Possible explanations for the disconnect between guideline recommendations and clinical implementation include concern for safety (kidney dysfunction/hyperkalemia), effectiveness of laboratory monitoring, misunderstanding of aldosterone-blocking benefits as opposed to a potassium-sparing diuretic, evidence of use based on a single randomized, multicenter trial, and plans to initiate therapy after hospital discharge once angiotensin-converting enzyme/angiotensin receptor blocker doses have been up-titrated (10,13,14). Although a Class IA recommendation in STEMI and NSTEMI guidelines, most patients in our analysis had a diagnosis of NSTEMI, a potential factor, as NSTEMI guidelines did not adopt this recommendation until 2007. Despite potential safety concerns, mortality benefit is well documented, and this therapy has been demonstrated to be cost-effective (15). Physicians should consider the potential risks versus benefits and, as guidelines suggest, monitor potassium and creatinine levels carefully.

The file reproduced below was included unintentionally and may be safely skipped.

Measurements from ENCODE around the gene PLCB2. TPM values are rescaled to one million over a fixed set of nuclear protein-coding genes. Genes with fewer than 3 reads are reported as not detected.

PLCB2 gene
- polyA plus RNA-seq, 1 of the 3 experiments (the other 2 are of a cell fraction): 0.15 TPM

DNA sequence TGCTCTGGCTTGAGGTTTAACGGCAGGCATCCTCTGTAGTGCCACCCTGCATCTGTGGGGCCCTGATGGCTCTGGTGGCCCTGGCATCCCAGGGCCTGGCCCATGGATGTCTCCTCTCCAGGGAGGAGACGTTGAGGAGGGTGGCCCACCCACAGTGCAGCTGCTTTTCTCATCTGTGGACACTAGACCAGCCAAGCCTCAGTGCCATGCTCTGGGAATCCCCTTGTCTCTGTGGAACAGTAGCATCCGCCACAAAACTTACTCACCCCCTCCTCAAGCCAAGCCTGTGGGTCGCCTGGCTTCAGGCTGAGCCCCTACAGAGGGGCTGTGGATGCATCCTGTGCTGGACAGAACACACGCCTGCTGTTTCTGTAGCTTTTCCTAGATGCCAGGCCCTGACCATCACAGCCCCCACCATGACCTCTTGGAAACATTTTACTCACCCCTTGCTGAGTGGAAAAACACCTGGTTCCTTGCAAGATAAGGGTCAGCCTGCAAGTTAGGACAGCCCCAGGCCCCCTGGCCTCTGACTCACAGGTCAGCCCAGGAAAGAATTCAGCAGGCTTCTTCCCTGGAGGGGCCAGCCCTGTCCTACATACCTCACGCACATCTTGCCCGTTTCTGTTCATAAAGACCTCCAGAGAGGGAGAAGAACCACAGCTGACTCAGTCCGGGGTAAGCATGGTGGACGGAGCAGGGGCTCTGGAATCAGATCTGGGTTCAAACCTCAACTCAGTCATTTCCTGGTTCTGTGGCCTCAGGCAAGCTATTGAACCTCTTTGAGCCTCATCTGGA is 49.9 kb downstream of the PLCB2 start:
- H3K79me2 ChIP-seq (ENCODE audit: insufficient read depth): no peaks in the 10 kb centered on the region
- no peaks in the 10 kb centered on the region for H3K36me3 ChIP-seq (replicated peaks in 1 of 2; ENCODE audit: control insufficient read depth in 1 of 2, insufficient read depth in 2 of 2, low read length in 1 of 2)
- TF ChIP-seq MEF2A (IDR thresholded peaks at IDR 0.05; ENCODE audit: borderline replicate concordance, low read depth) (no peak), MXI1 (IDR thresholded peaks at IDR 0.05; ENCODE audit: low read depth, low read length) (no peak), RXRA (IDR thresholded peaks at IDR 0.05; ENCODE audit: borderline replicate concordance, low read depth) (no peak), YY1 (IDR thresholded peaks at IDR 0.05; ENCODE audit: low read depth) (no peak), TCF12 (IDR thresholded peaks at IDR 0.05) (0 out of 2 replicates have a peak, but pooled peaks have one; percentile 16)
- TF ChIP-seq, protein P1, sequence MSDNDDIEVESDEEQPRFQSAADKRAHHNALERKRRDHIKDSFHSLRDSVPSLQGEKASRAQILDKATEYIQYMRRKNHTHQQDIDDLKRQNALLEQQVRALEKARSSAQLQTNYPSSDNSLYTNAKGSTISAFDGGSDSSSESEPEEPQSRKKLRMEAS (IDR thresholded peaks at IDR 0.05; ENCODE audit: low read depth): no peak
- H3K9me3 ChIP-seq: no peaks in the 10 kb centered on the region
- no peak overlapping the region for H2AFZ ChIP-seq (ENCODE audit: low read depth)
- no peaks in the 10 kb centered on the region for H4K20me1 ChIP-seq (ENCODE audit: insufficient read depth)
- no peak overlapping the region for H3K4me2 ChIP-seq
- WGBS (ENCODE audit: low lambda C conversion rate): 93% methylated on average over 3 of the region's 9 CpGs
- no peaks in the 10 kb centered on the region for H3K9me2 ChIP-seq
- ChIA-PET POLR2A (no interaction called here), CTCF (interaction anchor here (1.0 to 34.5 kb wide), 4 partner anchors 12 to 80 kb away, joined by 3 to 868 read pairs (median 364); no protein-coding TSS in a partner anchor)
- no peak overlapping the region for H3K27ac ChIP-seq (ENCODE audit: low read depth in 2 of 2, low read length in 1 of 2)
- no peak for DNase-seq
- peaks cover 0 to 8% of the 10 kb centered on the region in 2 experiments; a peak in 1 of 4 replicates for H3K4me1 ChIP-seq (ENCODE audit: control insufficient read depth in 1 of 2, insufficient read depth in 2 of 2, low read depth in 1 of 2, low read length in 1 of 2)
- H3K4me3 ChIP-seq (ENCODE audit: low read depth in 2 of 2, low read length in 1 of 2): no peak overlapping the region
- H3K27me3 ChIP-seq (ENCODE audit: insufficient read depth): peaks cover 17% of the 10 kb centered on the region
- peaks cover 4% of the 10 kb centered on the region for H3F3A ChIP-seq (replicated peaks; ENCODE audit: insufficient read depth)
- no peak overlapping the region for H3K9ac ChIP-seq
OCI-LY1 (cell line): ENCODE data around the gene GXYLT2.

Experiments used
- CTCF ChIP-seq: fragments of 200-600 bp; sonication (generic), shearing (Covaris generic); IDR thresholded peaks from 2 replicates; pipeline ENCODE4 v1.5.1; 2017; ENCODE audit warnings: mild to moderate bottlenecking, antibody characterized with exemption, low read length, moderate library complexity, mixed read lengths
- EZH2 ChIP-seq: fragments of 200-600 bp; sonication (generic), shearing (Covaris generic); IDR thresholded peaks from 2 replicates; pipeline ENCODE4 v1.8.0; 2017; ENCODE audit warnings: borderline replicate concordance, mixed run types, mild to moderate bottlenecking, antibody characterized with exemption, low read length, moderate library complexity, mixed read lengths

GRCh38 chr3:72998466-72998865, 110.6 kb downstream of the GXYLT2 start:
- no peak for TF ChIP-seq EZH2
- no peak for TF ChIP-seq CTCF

Factors associated with aldosterone antagonist use were diabetes, heart failure, EF, and absence of kidney dysfunction. Additionally, we found that <1% of those with documented contraindications were prescribed this therapy, suggesting that physicians who prescribe these agents do so in a thoughtful manner. The rates of aldosterone antagonist prescription seen from 2006 to 2009 are increasing; however, they are still far too low.